Entering the RecordBar around 10:00 last Friday, one could not walk through the narrows without rubbing shoulders amid those throughout. The venue was particularly crowded for an all-local lineup, though as the night raged on, the audience noticeably waned from a college-aged demographic to a weekend warrior vibe. As though it were filled with drunken Cinderellas, the place all but cleared by midnight, save for some table or booth clusters and a pack of patrons standing near the patio door.The night opened at 10:05, as The Sawyers launched into a 40 minute set of No Depression alt-country lifted from the altar of Tweedy and Farrar, with some elements of honky-tonk thrown in for good measure. The band is led by local songwriter John Greiner, and is backed by Chad Rex on guitar. Rex fronts The Victorstands and previously played in Colorado’s own No Depression purveyors Armchair Martian with St. Joseph, MO, natives Jon Snodgrass and Steven Garcia, the latter of whom now plays in KC powerpop trio Deco Auto. Betse Ellis of The Wilders played the fiddle at stage right, and Chris Wagner (most recently of punk trio Hipshot Killer) filled in for the group’s recently departed bassist. Jonathan Kraft, a sound engineer who has spent time with SSION, and in another life, played with Florida screamo band Kite Flying Society served as the drummer. That was a mouthful, but I thought it necessary to document how varied the backgrounds are of the five members that shared the stage.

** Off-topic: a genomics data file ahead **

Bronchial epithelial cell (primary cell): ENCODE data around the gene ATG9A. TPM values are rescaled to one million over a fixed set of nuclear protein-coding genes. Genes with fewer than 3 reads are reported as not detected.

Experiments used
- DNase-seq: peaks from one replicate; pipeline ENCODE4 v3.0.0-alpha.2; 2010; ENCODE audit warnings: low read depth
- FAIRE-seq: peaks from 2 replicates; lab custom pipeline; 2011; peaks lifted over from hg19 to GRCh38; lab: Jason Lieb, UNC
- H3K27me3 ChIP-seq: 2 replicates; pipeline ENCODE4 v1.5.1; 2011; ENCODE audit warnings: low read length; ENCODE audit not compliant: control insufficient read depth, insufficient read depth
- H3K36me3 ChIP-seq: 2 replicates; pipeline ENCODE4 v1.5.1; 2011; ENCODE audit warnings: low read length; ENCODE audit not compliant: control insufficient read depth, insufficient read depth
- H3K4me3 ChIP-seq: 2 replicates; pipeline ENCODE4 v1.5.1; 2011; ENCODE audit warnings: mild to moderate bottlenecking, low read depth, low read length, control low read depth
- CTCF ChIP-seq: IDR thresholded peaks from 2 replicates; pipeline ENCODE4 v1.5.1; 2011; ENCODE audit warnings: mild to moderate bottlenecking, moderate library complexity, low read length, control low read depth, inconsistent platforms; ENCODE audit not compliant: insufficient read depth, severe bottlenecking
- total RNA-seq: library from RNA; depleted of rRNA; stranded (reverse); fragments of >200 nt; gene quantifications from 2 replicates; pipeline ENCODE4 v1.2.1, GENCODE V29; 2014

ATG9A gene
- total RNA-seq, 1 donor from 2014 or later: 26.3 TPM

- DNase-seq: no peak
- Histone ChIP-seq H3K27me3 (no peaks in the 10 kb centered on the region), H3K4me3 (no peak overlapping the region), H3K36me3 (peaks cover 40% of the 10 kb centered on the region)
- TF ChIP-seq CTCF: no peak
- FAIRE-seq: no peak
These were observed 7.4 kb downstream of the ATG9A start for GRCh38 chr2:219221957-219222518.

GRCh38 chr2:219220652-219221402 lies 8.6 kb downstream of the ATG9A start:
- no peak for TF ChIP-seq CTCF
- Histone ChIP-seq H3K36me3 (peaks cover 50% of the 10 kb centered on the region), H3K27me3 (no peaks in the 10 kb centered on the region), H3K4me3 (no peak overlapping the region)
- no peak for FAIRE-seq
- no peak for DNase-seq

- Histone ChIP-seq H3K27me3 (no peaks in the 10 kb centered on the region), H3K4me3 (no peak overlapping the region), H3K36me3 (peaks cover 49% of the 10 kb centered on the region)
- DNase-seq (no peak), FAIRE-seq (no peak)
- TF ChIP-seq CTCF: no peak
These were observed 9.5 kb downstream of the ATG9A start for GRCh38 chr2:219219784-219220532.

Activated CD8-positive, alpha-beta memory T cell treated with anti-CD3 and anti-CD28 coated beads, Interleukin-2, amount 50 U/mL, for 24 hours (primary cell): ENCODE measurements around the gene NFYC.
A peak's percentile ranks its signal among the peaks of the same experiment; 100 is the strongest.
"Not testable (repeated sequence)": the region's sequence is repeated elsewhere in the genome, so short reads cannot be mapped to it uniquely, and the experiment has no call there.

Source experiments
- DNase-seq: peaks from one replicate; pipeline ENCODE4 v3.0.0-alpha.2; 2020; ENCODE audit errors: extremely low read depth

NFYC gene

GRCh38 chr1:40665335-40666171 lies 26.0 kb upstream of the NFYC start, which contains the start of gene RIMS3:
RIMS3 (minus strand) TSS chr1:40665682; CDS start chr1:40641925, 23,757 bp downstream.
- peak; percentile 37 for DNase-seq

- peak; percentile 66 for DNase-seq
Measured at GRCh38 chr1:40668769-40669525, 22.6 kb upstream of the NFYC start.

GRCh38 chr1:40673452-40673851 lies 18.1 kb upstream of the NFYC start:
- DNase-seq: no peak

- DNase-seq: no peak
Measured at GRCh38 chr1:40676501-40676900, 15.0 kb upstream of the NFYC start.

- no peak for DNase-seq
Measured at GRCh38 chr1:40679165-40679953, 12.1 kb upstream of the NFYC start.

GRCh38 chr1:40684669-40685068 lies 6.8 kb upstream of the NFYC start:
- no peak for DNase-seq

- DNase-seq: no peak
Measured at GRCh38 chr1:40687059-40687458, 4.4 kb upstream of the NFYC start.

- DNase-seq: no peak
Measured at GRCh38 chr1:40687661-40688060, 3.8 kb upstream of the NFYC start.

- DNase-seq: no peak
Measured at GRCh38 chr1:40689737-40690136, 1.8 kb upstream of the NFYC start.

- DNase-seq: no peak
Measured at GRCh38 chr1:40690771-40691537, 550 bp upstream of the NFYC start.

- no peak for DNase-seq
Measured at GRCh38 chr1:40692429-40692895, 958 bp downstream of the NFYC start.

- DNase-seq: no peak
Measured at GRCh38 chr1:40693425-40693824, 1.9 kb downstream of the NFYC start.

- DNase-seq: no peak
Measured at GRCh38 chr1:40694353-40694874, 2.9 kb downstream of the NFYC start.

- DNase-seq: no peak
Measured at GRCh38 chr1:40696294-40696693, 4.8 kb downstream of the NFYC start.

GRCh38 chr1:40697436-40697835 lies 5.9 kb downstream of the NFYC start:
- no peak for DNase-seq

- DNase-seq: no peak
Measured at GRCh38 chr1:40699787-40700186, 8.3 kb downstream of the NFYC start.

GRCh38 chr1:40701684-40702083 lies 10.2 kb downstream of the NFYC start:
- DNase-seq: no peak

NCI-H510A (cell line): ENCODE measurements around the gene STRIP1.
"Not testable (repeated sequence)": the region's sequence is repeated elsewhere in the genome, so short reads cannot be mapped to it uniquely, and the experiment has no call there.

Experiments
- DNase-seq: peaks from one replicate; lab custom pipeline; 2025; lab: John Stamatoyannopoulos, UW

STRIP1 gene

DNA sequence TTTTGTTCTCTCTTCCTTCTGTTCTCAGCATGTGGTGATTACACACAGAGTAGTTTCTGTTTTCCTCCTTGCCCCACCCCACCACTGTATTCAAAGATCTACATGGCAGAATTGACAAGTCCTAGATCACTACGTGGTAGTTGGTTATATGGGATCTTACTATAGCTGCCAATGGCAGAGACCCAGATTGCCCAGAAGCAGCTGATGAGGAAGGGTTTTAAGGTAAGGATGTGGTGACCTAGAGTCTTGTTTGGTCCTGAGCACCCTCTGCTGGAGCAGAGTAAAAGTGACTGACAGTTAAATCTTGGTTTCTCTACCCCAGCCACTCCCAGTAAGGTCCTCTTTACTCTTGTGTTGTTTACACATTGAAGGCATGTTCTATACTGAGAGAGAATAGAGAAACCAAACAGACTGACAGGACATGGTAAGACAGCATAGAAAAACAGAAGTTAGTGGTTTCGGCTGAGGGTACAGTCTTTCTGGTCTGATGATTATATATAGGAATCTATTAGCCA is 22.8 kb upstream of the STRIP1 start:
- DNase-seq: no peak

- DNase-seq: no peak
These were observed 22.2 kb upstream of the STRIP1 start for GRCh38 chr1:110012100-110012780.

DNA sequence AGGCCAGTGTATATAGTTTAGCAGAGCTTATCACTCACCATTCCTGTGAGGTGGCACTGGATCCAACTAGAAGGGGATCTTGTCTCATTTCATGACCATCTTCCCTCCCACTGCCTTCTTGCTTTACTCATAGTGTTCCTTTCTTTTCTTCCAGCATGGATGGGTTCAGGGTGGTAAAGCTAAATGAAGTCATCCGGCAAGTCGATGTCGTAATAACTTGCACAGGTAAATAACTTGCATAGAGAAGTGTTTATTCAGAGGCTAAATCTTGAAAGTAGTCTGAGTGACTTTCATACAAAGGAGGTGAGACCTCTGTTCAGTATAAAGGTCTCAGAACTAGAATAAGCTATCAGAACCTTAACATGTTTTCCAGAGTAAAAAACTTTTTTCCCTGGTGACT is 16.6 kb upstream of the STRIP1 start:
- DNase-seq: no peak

Over the duration of the band’s time on stage there was very little audience interaction. I don’t require a story when watching a band play live — and there are many artists that don’t really know when to shut up and play — but at the close, I was left wondering if there exists a tangible album that could be purchased, and remained without answer as nothing of the kind was mentioned.
Author note: I’d like to apologize to those reading this as a casual music follower. What you are about to see in the next two paragraphs is nothing short of conspiratorial six degrees of Kevin Bacon nerding out. If you can’t keep up, feel free to skip through it. I won’t take offense.
John Velghe (née Evans, as the man took his matrilineal surname for the stage to stand apart from the other musically inclined Evans’ in the area, of which there are apparently many) was joined on stage by the full-band form of The Prodigal Sons. Tonight, this included Mike Alexander, who as of this writing plays punk with Hipshot Killer, country with Starhaven Rounders, and Irish rock with Blarney Stoned. Alexander has done everything short of playing the part of Neil Schon in a Journey tribute band. Wait, what’s that? Oh, he has totally done that as well, and will undoubtedly be forming a new band by the time you finish reading this sentence. Chris Wagner pulled a double shift on bass, and in addition to playing with Alexander in a band now mentioned twice (not to mention the Revolvers), provided the rhythm section for Velghe in The Mendoza Lie, a post-Famous FM/Saint Jude band that had a backbone provided by Dan Dumit, who is still billed as a drummer for the Sons, though he did not make an appearance on this night. “Go-Go Ray” Pollard sat behind the kit, and is a nationally recognized performer who has served as the touring drummer for a few major label bands which, if mentioned, would sully the anticipation that you as a reader have surely built about this lineup.